A tweet from First thing in the morning, a male Sparrowhawk landed flew in from the west and landed on the pagoda, causing a mass exit from the varierty of garden passerines using the feeders. He'd gone by the time I got back with the camera! Rene (thanks Rene & a great find!) had me hot footing it down to the North Beach. Parking in Links Road car park, a brief perusal of the Gulls revealed just 3 Common Gull and around 60 BH Gulls. I walked onto the seawall (the strong icy North- east wind making it very uncomfortable with a wind chill of around -8C) initially with just my bins and located the fine Snow Bunting, my first of the year, sat motionless on the sand between the marram grass and the sea wall posing beautifully. I dashed back to the car to retrieve my camera and retraced my steps, unfortunately some dog walker passers-by had accidently flushed it (despite considerately putting their dog on the lead and walking away from the edge of the sea wall, thanks for your consideration). I walked carefully around the southern flank of the Marram grass from the beach end and located the excellent Snow Bunting feeding by the edge of the Marram grass on the beach. After a while it flew to the northern end of the Marram grass clump feeding on the landward side not far from sea wall and the lifeboat belt post. Sneaking round carefully, I crawled up to the wall and enjoyed, observing it for the next 20 minutes feeding reasonably close to. For the first time this year in Lowestoft, I was able to get some reasonable photo's (see header and accompanying photo). It then ran back east along the seaward edge of the grass and I left it to look at the Gulls again in the car park, photographing one of the Common's. A quick look at Ness Point and it was abundantly clear that conditions were too dangerous for seawatching or indeed looking for Purple Sands as huge waves were breaking over the top of the sea wall/ defence rocks and reaching the inner wall. At Hamilton Dock, parking space was yet again at a premium and a quick look revealed very few birds around to observe. I then drove to Raglan Street outside Hoseasons, initially the Waxwings couldn't be seen but next time I looked, a large flock had suddenly appeared on the wires and I'd counted to 50 with a few more to go when the whole flock took off and flew west, I'd estimate 58 Waxwings seen here. Driving back north along Katwjck Way by the roundabout, I saw a few 8 Waxwings on an aerial here and parking the car nearby I walked to the extreme east end of St Peter's Street, opposite Stewart's Pharmacy (which incidently occupies the same building that my grandfather Frederick Curtis ran as a Chemist's shop many years ago! His ornithological links stretch back to the 1930's when he photographed Bitterns (he wasn't a birder but being a Chemist was the only professional photographer on hand at the time??) nesting at Leathes Ham in Normanston Park accompanieed by that great Lowestoft ornithologist Fred Cook- I am very proud to be the owner of his excellent set of photo's of the Bitterns, once displayed in the Castle Museum at Norwich, but I digress!) and counted exactly 60 Waxwing seen sitting both on aerials and feeding from a small berry bush on the other side of the road. Small groups of Waxwings would periodically fly down and feed from the berries, oblivious to the fast moving traffic passing just metres away. A sudden snow flurry had me retracing my steps to the car and back home to the warm!

Saturday, 9 March 2013

Return to Winter: Waxwings in Central Lowestoft

It was raining all day today and I when I ventured out mid afternoon, I drove past Hoseasons along Raglan street and saw 48 Waxwings all bunched up on the wires near the post (there were lines of 10, 10, 12 and 16 on 4 separate wires) all huddled up as close to the telegraph pole post as they could possibly be in the very cold driving rain. They were "trilling" constantly, a marvellous sound with so many there and always a an absolute joy to hear. One or two flew down presumably to a berry bush, I didn't investigate, as there was driving rain and I spent most of my time watching them from the sanctity of the car parked in a layby situated rather conveniently directly opposite the birds. Then suddenly they were gone! My cue to go. These Waxwings are my first in central Lowestoft this winter and maybe my first in central Lowestoft ever, I have always missed them on their previous visits here. Looking across Lake Lothing at Asda, the Peregrine Falcon, a big bird, a female was sat right at the top of the grain silo, I had a quick look due to the driving rain/ sleet. It was nice to hear when I was in Hughes TV & Audio later (asking for their advice on how to get the precious video tape repaired) outlet in Lowestoft High street this afternoon of a regular reader of this blog! By the time I was driving back home, the rain/ sleet had turned to snow and soon a carpet of some 2 inches of snow had covered the ground by late afternoon.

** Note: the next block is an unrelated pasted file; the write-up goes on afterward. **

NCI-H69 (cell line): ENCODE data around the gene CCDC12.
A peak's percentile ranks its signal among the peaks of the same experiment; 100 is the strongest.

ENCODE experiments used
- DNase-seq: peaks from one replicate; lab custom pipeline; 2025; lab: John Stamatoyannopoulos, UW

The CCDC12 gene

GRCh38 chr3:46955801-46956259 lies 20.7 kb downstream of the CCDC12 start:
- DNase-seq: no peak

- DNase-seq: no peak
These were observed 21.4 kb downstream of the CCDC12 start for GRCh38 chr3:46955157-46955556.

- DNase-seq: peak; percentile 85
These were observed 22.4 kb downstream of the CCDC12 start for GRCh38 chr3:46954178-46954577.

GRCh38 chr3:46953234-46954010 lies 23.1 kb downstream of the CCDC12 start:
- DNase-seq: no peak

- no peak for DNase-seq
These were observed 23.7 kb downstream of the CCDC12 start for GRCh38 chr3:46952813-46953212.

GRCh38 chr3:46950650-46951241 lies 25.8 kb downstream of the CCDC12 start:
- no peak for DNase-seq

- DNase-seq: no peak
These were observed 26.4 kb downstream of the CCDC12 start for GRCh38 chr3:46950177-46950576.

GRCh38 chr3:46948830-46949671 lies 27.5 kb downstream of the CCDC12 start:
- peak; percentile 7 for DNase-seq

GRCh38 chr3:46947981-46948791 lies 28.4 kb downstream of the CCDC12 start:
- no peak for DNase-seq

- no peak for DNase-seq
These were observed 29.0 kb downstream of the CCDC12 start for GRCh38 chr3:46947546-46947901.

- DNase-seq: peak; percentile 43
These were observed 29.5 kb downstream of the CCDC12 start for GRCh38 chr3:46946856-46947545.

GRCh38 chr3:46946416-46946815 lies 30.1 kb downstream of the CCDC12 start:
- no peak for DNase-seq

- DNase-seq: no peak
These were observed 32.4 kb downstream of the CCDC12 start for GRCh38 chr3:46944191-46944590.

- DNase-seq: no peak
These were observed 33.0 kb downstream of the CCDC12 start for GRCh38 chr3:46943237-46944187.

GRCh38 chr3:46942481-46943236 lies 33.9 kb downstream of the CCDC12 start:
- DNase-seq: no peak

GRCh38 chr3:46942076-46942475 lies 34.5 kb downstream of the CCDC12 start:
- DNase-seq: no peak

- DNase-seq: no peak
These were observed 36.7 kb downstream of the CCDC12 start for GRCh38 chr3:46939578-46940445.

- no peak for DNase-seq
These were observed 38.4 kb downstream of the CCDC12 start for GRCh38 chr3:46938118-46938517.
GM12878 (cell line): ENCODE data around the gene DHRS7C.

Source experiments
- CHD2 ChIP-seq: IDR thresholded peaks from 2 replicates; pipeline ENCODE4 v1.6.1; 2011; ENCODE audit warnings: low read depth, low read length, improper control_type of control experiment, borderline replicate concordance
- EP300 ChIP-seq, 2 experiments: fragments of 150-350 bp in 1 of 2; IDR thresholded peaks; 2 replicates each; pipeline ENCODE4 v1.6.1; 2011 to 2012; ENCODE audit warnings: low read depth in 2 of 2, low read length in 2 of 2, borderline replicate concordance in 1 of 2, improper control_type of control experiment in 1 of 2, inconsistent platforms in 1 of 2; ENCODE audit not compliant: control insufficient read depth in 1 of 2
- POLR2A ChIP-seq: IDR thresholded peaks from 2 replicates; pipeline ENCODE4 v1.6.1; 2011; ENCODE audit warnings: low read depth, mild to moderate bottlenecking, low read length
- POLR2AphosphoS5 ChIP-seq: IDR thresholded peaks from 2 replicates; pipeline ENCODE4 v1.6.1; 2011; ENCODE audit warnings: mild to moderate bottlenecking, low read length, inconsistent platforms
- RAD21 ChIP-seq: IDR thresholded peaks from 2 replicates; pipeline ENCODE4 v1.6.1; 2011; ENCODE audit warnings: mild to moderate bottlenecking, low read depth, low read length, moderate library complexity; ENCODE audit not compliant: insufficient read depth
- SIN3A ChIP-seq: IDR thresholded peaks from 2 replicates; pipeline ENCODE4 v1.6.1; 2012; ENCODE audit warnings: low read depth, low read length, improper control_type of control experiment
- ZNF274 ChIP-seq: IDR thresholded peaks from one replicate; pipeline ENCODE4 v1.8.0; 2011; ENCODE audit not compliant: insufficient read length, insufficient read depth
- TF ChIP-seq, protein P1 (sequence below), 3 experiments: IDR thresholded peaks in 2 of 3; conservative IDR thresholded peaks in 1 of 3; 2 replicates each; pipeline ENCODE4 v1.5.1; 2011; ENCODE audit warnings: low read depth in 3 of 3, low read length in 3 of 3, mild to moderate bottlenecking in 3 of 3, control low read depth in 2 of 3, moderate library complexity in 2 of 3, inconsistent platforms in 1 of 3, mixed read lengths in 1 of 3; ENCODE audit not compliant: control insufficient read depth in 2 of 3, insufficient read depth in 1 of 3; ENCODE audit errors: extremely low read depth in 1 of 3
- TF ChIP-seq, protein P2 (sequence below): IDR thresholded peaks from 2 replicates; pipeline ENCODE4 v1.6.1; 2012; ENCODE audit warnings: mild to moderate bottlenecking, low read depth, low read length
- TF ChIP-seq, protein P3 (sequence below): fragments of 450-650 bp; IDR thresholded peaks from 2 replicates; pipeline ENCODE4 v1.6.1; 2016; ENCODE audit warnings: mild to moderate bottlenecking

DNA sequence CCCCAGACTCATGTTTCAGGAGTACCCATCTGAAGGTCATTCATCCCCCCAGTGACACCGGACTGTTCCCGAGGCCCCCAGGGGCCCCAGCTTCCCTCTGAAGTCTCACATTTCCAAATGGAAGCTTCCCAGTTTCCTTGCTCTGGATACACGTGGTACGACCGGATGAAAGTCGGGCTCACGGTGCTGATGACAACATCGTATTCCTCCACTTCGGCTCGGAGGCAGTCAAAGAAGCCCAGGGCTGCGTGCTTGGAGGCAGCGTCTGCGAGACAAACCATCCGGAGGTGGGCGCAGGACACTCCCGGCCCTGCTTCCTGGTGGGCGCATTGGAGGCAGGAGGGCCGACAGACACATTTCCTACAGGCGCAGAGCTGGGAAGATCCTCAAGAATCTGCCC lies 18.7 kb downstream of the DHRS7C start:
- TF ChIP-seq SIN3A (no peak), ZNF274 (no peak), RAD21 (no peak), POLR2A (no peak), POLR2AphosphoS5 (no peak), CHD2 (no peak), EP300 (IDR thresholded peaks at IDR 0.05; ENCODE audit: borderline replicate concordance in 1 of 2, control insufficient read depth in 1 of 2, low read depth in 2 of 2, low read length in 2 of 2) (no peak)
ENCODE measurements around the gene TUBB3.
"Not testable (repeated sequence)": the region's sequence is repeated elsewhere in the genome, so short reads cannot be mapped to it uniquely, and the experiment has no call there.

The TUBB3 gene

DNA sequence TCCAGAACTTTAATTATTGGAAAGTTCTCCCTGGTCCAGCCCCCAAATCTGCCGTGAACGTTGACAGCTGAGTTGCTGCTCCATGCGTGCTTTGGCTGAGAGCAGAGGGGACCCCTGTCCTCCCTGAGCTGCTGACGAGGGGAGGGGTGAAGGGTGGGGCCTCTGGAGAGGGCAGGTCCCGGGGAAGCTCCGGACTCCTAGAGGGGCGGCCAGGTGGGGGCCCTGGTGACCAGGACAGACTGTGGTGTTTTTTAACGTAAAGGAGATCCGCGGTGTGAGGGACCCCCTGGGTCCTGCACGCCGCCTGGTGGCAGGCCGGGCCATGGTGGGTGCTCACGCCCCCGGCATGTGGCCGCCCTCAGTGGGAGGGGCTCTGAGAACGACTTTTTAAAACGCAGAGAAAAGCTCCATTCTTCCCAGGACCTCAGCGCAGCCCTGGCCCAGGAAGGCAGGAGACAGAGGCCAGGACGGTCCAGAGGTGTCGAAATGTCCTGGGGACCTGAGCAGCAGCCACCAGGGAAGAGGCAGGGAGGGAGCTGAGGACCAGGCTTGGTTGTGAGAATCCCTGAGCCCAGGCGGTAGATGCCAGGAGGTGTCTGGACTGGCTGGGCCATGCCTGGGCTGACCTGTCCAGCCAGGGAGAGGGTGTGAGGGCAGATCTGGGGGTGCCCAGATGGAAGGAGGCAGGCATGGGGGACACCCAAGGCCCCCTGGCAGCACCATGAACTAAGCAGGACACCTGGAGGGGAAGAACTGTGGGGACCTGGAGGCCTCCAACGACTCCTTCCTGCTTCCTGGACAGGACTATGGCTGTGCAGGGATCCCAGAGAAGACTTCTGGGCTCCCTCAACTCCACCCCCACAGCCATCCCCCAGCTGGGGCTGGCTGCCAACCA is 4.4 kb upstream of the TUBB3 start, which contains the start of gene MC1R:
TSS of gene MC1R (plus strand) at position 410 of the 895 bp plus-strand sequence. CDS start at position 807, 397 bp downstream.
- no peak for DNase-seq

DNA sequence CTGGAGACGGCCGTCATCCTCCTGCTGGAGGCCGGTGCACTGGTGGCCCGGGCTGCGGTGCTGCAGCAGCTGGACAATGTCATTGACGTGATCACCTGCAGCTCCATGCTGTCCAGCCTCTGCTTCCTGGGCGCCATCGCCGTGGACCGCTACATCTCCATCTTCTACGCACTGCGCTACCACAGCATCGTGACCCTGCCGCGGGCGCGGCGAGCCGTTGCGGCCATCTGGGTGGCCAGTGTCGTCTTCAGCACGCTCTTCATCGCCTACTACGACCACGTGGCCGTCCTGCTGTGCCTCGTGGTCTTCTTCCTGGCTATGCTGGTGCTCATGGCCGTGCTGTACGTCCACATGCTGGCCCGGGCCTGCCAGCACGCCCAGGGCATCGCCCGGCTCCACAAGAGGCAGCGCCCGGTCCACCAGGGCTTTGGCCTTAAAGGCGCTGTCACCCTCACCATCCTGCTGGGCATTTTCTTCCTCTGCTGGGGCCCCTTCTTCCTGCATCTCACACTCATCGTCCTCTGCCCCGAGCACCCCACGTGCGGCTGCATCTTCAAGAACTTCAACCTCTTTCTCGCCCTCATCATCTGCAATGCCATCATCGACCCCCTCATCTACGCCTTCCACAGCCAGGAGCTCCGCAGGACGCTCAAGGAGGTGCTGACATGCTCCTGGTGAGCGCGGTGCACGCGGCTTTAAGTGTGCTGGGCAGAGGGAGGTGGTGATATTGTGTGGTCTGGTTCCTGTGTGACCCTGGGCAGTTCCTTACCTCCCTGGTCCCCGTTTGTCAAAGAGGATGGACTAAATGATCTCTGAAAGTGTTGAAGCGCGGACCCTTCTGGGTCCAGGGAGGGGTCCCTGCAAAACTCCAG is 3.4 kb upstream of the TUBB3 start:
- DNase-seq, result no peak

Plea for "Bill Oddie Goes Wild" BBCTV programmes

Has anyone got any episodes of "Bill Oddie Goes Wild" BBCTV wildlife programmes on VHS videotape or DVD? These were first broadcast between 2001 and 2003 and may well have been repeated since. These are absolutely fantastic programmes, brilliantly presented by Bill Oddie. As I am very keen to see these again. Some of the episodes I have are of either poor quality (there was sometimes very poor reception at my old address at Oulton Broad) and were contained on a VHS tape I had with 2 episodes has just snapped in the video player. There appears to be nowhere where I can get this tape repaired. I also cannot undo the plastic screws to try a DIY job myself. Does anyone know if these are repeated on a Sky satellite/ cable station and could these be recorded onto DVD for me, please? I am willing to pay money for the loan of any episodes you may have. I particularly want the episodes: Series 1: Speyside in Spring, Merseyside in early Spring, Dorset in late Spring Series 2: Scilly Isles, Dartmoor, London Series 3: Somerset Levels, A Voyage to St Kilda & Tyneside. Any help anyone can offer would be very gratefully received. UPDATE: Have just found 2 episodes Northumberland in Early Summer & Norfolk Broads. I have also located a professional tape repair and DVD transfer service in Loddon, charging very reasonable rates, so will use them. But I still am desperate for any of the above episodes.

Saturday, 2 March 2013

Twite & Scaup

Late morning I walked over to the Bailey bridge at Southwold/ Walberswick and met Don & Gwen and initially there were no sign of the Twite but walking west on the north side of the river some 300 yards to a wall overlooking saltmarshes, a group of Twite could be seen feeding on the weeds. With warm buff brown faces and when they flew up to the wires, initially totalled 28 Twite, but a further 4 birds joined them, totalling 32 Twite. One bird back on, showed a lovely pink rump. They then all flew eastwards and dropped down into a field, before eventually flying back. walking along, looking over fields towards St Felix school a group of swans, included 39 Bewick's Swans (4 of these were immatures). Driving over to Covehithe, I walked down to the broad, over the far side a fine adult male Scaup seen amongst Tufted Ducks. Whilst out to sea, a group of 5 equally fine Eiders flew north. A large Diver was out to sea, whilst parking just before the "S" bends, I saw male and female Reed Buntings and perched on a bush some 30 feet away, a pair of Bramblings (1 male & 1 female).